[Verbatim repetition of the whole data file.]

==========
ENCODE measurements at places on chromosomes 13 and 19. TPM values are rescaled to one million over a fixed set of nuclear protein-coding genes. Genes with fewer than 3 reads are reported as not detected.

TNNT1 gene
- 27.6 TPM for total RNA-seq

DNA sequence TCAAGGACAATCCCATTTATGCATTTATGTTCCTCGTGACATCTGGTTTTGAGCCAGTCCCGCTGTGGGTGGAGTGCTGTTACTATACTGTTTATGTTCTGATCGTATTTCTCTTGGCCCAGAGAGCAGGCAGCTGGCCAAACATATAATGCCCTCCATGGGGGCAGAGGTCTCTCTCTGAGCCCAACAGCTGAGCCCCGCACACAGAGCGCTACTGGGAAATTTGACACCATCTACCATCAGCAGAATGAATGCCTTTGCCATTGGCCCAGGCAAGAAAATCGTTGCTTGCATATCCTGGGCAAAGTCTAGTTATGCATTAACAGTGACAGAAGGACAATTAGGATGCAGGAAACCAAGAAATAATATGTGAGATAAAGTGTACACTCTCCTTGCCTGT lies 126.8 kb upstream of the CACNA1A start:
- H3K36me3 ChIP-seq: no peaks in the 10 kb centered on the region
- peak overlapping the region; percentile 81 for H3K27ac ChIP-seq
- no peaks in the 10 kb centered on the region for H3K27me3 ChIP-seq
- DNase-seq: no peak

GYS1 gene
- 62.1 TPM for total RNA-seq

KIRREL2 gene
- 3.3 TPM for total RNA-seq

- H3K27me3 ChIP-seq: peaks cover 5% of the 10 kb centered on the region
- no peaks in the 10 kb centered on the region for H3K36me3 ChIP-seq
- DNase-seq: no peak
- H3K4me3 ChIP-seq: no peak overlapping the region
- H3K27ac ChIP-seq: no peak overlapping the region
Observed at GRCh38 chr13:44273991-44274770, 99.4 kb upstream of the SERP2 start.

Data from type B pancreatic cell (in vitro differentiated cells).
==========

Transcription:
ENCODE measurements at places on chromosomes 13 and 19. TPM values are rescaled to one million over a fixed set of nuclear protein-coding genes. Genes with fewer than 3 reads are reported as not detected.

TNNT1 gene
- 27.6 TPM for total RNA-seq

DNA sequence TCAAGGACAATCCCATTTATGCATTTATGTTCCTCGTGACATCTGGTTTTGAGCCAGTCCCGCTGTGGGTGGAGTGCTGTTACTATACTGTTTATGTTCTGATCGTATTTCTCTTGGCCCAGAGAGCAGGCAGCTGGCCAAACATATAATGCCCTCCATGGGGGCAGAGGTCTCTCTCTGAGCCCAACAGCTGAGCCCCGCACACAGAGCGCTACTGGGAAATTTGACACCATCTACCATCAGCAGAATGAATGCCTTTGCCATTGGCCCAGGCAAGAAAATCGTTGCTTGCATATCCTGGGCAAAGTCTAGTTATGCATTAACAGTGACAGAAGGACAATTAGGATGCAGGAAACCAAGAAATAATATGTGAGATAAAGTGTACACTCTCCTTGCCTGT lies 126.8 kb upstream of the CACNA1A start:
- H3K36me3 ChIP-seq: no peaks in the 10 kb centered on the region
- peak overlapping the region; percentile 81 for H3K27ac ChIP-seq
- no peaks in the 10 kb centered on the region for H3K27me3 ChIP-seq
- DNase-seq: no peak

GYS1 gene
- 62.1 TPM for total RNA-seq

KIRREL2 gene
- 3.3 TPM for total RNA-seq

- H3K27me3 ChIP-seq: peaks cover 5% of the 10 kb centered on the region
- no peaks in the 10 kb centered on the region for H3K36me3 ChIP-seq
- DNase-seq: no peak
- H3K4me3 ChIP-seq: no peak overlapping the region
- H3K27ac ChIP-seq: no peak overlapping the region
Observed at GRCh38 chr13:44273991-44274770, 99.4 kb upstream of the SERP2 start.

Data from type B pancreatic cell (in vitro differentiated cells).